Back of the Book — February 17, 2024

It's Saturday morning, February 17, 2024, 15:51, and I have updated this Web page with something from radio's Pickles of the North about the piece she did on the program about snow. The original top of this page follows the arrow. A lot of this program was taken up with a discussion of a new theory of how super massive black holes formed in the early universe. Pickles of the North talked about different kinds of snow, and about the snow that she ran into this past Tuesday morning. We also talked about the pandemic. There's a little bit more that we can post here about this program, so check back for those updates.

You can now listen to this program on the official WBAI Archive.

The next regular WBAI LSB meeting will be held on Wednesday March 13, 2024, at 7:00 PM. That meeting will be held on ZOOM, even though ZOOM compromises privacy and security.

We had a LSB meeting this past Wednesday night February 14, 2024. We had a minute of silence for James Irsay and Jazz Hayden who died this month. We also had to elect people to committees of the PNB. One of the usual suspects from the so-called Justice & Unity Campaign disrupted the meeting, she was alleging that things were being done wrong, in a parliamentary sense, and that we'd have to do the start of the meeting differently, even though when her faction had a majority they did it the way we did it on Wednesday and we've been doing it this way for 17 years. Doing it differently would also allow more disruption. Basically this person and her faction were trying to impress the newer members of the LSB with their tactics and disparage those of us who are not in their faction. We got most of the committees populated.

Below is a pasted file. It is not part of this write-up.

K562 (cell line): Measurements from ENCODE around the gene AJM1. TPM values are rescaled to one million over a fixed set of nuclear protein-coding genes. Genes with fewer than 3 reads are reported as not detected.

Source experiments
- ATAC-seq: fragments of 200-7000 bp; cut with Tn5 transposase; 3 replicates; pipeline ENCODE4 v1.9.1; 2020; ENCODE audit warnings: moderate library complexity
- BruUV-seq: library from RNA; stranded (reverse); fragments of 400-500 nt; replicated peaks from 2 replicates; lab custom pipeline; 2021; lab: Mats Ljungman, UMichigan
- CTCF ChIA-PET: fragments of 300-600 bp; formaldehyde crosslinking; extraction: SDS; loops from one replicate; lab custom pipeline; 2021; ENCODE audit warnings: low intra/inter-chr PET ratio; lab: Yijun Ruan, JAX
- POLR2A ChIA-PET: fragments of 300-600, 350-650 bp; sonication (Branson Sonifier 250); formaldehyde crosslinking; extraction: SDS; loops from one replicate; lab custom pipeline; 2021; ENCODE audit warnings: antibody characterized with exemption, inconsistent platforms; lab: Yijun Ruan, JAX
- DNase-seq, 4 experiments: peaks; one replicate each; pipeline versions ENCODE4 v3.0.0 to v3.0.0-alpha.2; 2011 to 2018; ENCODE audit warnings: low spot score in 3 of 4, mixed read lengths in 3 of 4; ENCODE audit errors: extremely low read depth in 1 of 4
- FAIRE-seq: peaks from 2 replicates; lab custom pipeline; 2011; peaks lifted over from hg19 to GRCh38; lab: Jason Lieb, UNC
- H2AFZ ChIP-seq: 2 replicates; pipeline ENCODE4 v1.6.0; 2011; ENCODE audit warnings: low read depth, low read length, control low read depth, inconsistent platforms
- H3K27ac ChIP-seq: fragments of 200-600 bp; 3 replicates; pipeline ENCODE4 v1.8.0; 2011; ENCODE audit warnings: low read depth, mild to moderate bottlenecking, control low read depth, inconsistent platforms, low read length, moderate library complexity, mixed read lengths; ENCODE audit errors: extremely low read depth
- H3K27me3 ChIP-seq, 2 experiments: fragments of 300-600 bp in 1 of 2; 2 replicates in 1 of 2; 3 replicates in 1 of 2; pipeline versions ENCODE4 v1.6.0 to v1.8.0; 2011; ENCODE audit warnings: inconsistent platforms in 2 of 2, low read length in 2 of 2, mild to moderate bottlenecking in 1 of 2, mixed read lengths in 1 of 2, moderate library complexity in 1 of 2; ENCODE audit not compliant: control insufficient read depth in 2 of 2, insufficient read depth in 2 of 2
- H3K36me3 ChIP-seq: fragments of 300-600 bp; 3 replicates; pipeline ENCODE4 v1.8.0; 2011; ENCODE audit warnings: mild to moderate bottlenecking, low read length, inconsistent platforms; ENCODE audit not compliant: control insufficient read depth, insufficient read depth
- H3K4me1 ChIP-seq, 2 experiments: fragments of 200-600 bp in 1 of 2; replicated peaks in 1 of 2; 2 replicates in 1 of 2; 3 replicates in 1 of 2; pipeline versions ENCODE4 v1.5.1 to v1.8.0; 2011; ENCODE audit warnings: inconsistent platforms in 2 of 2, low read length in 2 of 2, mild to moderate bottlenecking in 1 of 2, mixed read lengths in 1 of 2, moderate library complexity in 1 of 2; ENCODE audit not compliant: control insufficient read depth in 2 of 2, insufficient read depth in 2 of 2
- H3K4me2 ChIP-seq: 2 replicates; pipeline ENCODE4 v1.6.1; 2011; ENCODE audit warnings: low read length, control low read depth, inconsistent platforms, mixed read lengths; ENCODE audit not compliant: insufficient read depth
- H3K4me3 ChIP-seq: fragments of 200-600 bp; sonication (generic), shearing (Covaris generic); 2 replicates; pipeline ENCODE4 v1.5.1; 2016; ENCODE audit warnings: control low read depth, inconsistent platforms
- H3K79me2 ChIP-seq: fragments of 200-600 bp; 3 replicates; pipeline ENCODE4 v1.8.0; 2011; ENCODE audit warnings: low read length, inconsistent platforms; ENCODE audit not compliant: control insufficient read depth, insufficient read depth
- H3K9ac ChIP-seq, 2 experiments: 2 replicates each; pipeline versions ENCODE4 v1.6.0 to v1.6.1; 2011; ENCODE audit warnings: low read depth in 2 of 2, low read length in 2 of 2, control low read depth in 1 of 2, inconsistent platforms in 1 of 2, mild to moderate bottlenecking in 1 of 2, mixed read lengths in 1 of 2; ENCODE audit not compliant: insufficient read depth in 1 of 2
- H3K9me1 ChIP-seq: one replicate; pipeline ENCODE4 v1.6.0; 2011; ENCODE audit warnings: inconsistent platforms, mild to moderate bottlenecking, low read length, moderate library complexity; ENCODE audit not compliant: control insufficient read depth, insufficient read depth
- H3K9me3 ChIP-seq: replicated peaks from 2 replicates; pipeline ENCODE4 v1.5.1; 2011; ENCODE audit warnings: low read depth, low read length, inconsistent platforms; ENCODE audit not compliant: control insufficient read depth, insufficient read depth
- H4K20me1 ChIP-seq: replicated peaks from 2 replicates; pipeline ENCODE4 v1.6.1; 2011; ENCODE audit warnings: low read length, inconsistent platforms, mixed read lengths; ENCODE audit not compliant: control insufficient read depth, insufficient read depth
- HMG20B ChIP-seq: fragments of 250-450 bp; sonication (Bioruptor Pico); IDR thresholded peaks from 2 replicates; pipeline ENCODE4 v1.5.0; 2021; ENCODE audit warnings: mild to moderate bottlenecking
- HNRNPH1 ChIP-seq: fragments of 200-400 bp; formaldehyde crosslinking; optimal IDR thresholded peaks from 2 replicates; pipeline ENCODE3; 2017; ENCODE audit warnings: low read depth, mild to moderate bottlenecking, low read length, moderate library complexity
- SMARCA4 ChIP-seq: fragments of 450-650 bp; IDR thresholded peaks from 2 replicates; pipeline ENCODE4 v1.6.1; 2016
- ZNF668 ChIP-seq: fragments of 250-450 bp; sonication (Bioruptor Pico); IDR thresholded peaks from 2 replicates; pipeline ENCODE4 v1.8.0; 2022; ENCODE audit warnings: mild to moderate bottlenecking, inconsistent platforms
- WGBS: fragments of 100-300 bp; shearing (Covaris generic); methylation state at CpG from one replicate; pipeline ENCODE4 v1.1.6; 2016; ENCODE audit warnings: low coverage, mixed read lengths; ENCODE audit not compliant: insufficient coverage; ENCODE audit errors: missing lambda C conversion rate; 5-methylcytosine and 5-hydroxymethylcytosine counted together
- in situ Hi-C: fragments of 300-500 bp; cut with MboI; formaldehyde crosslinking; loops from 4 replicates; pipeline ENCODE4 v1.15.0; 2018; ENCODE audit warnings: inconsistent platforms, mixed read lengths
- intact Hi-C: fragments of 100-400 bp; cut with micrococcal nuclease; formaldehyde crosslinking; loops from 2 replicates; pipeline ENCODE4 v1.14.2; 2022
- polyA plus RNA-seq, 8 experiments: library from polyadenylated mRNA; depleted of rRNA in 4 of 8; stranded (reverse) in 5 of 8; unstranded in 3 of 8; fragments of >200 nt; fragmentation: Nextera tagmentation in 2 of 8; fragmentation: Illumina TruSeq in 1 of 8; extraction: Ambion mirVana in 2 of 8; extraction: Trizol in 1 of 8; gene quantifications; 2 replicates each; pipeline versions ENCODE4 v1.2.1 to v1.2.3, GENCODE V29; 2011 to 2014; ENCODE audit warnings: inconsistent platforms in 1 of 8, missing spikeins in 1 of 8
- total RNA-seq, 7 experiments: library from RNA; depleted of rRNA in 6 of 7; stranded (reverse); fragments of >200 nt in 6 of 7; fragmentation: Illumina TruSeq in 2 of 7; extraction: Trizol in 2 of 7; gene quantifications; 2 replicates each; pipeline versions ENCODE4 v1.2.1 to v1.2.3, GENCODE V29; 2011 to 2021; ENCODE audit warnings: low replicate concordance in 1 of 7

The Final results of all of the LSB officer elections we held last month are in.

At the February 14, 2024, LSB meeting the election were announced for who from WBAI will sit on the Pacifica National Board (PNB) for the next year.Those elections are below.

Listeners: Paul DeRienzo, Jim Dingeman, Cerene Roberts
Staff: Shawn Rhodes

Some years ago the WBAI LSB voted to hold its regular meetings on the second Wednesday of every month, subject to change by the LSB, so we have the following schedule:

These meetings are set to begin at 7:00 PM.

WBAI has a program schedule up on its Web site. The site has gotten many of the individual program pages together to provide links and such, so check it out.

Here is WBAI's current Internet stream. We can no longer tell if the stream is working without testing every possible stream. Good luck.